Ossus Library Index Non-Fiction Movie Index


Directed by David Lickley (2001, Primesco Corporation)
Narrated by Tyrone Benskin

A study of the cute and docile nature of North American grizzly, black and polar bears.



4 stars

March 2nd, 2003 on the IMAX screen


Very cute, and a well-made movie.

I am always amazed at how alike we are to so many animals. I can't figure out how people can refuse to believe we are related to animals genetically. The bears shown in this film use expressions, appear to have motivations, and use actions that are so human-like that it's simply amazing to wonder that we are different at all!

The movie starts in space, with the Great Bear constellation of Ursa Major, galloping towards Earth. It's great imagery, as we get to travel the world for a few seconds, so that no bear species is left out. The movie then retraces its steps to North America, where we spend the rest of the movie interacting with brown (grizzly) bears, black bears, and my favorite, polar bears.

Most of the movie is spent with the grizzlies, and a bear observer by the name of Kris Day. She seems to be a great person, who even tours families on excursions, where she shows them bears up close. It's incredible that she has developed such a rapport with these creatures. She has her favorites, which we get to meet. It was amazing watching the difference between immature and older bears, especially when fishing. The young bear is all over the place, looking for fish first in one area, then another. Finally he makes a catch and takes off. The older bears at the end of the film were incredible to watch. They would find their place, then plop down and wait. They looked very comfortable sitting in the water waiting for lunch. I loved watching the cubs wrestle and play in the water, especially one, who was fascinated by simply splashing the water over and over.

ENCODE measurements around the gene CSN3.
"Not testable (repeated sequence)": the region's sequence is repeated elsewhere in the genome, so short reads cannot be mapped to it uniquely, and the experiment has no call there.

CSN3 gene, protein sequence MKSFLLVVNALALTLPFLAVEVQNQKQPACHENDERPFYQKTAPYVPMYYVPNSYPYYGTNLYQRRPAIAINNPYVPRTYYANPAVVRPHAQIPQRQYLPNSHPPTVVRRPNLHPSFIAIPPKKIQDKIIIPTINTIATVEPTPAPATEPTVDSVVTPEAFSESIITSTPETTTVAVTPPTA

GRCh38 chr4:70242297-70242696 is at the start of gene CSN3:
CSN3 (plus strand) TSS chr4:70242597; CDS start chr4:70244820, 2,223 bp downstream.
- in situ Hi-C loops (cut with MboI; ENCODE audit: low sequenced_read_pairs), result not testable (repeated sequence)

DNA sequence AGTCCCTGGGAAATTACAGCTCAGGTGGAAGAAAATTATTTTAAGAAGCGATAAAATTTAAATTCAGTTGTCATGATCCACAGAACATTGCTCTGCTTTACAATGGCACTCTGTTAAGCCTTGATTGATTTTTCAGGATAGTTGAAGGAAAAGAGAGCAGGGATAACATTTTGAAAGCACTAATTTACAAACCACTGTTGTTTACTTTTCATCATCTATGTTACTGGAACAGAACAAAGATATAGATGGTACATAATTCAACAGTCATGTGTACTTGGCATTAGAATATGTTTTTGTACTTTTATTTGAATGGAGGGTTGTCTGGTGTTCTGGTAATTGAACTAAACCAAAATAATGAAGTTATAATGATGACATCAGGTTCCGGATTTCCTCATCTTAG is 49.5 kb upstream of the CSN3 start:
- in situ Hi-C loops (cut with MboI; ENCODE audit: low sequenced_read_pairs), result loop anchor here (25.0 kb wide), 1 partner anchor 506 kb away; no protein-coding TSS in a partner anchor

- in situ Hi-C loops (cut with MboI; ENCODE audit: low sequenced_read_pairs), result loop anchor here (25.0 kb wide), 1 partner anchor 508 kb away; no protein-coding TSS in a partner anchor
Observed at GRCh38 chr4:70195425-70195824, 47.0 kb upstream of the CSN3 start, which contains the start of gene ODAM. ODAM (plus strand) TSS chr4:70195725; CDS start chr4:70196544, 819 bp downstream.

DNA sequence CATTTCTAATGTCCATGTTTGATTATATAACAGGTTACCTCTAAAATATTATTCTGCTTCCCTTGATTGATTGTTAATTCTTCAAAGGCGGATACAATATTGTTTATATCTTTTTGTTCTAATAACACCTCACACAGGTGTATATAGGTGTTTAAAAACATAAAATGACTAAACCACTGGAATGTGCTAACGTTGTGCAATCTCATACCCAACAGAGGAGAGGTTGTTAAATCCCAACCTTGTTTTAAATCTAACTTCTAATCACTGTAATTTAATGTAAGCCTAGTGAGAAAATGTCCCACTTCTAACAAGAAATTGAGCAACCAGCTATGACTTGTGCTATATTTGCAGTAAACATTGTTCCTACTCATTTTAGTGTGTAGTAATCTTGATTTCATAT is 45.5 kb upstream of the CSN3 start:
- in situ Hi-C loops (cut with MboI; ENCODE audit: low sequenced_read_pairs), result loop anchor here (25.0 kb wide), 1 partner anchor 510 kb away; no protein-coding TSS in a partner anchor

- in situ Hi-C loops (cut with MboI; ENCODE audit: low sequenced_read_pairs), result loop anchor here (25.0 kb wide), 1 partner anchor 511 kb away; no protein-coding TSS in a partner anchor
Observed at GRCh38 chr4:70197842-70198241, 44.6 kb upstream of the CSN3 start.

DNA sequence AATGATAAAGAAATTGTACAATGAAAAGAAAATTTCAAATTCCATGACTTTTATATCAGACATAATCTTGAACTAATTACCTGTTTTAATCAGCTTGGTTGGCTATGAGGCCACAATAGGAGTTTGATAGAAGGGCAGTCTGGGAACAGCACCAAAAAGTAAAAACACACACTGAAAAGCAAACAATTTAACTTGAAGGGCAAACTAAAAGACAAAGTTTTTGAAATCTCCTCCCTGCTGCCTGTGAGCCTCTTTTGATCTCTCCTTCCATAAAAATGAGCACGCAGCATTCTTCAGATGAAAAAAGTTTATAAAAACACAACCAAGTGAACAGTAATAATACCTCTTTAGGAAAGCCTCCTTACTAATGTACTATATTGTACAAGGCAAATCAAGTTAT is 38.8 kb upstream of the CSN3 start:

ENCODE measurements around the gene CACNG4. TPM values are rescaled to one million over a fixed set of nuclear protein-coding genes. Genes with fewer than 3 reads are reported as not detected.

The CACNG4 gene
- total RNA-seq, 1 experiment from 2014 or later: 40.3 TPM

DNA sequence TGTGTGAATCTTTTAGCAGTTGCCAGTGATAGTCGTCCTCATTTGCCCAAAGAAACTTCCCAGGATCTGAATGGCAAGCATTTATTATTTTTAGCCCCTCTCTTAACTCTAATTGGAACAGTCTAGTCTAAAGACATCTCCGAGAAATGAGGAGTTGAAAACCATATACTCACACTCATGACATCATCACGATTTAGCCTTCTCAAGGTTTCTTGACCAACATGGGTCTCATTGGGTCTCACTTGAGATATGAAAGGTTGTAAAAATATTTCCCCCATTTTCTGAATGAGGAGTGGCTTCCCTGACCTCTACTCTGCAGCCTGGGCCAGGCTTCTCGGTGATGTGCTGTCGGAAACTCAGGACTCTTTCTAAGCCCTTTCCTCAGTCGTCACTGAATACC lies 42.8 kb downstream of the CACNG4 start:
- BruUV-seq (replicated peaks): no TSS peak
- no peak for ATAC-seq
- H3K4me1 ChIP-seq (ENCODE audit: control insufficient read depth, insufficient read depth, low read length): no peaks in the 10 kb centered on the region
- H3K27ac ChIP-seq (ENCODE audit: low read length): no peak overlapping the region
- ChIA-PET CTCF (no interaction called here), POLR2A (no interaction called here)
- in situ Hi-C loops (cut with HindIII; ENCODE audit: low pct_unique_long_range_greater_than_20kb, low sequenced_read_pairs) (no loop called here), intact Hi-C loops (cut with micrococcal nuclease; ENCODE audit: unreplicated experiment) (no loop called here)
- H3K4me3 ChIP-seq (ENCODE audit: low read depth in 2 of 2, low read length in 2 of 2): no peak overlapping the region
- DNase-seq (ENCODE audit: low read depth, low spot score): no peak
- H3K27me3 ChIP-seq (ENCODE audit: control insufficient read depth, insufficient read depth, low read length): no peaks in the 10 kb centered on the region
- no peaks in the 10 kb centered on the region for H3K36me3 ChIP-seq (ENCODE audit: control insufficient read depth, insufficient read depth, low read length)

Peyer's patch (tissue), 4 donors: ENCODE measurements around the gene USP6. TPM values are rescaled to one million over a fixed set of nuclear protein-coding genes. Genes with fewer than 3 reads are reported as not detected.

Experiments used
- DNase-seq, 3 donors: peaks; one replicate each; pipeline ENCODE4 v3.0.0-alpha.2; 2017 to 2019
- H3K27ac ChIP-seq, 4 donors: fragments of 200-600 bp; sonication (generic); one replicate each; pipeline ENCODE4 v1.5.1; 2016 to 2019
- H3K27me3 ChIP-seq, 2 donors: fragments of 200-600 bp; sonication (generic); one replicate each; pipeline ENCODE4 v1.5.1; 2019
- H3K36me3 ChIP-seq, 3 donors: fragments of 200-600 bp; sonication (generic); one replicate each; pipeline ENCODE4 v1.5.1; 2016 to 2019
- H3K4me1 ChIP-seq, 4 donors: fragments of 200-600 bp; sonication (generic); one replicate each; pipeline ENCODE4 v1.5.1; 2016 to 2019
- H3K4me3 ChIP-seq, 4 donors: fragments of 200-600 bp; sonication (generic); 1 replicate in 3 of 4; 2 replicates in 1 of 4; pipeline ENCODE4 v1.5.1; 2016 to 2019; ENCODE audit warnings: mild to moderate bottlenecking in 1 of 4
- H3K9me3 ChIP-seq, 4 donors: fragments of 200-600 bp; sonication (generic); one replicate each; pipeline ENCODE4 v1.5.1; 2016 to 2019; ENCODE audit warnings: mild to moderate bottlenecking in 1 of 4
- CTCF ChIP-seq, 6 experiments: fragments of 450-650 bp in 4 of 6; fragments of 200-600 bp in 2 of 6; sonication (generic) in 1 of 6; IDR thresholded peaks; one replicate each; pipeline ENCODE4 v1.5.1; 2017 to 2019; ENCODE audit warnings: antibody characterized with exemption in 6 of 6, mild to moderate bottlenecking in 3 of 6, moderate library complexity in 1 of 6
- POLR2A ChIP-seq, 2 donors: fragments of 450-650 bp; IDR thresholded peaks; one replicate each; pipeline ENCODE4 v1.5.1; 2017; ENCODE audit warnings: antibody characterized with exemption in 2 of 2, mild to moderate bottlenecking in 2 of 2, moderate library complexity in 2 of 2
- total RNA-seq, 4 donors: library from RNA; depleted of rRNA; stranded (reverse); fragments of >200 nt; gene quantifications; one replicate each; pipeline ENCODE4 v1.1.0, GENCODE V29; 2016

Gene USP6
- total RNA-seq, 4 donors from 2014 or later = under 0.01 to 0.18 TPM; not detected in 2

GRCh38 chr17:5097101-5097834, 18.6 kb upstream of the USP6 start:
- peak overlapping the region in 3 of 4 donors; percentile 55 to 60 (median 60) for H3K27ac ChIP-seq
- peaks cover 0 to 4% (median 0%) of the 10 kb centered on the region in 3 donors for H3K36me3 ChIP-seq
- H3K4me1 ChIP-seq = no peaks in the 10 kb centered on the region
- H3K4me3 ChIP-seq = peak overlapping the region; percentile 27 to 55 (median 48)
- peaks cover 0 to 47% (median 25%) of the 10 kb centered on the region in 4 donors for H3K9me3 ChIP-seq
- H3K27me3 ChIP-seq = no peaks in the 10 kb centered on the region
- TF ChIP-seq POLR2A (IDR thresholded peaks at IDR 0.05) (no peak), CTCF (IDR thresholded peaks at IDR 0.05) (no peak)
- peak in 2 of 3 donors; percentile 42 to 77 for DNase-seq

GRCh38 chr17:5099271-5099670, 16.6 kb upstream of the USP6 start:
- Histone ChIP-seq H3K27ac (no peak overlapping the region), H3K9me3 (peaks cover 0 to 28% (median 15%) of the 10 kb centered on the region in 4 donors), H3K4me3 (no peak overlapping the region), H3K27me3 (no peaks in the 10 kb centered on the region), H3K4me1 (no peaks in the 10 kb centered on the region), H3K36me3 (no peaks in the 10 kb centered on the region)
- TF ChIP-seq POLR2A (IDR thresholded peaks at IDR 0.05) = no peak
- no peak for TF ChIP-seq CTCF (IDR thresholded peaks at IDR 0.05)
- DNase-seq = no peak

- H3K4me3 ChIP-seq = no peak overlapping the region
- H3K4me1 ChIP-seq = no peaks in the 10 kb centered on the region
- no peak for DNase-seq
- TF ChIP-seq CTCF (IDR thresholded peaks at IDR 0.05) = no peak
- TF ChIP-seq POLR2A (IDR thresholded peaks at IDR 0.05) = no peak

We barely spend any time with the back bears, which as the smallest North American bears seemed quite small indeed. We follow a family of mother and two cubs through the summer, after the cubs have left the den for the first time. They were very cute, and were even able to climb trees! I guess that's not a good way to escape a black bear. The funniest moment among them was trying to cross a river, where they get carried quite a ways downstream before figuring out what they should be doing.

The polar bears received a little more time, mostly waiting for the ice to freeze. These guys were the ones with typical human attributes. The way they pushed on the ice to check its strength and break through, or rumble-playing, were just too familiar. Sometimes, they even seemed to stop at the same time, as if to catch their breath. The cubs had such a loud purr as they suckled their mother's milk! Watching them gallop across the arctic was delightful.

The narrator did a good job, mostly keeping out of the way, just describing what needed to be described, letting the bears do most of the work, and letting Kris tell us about them and their habitat. I do wish they had done some better dialog looping, though. Her mouth barely matched what she was saying to the family she was leading.

In all, it was quite cute, and enjoyable for the whole family, even with the grizzly bear sex scene.


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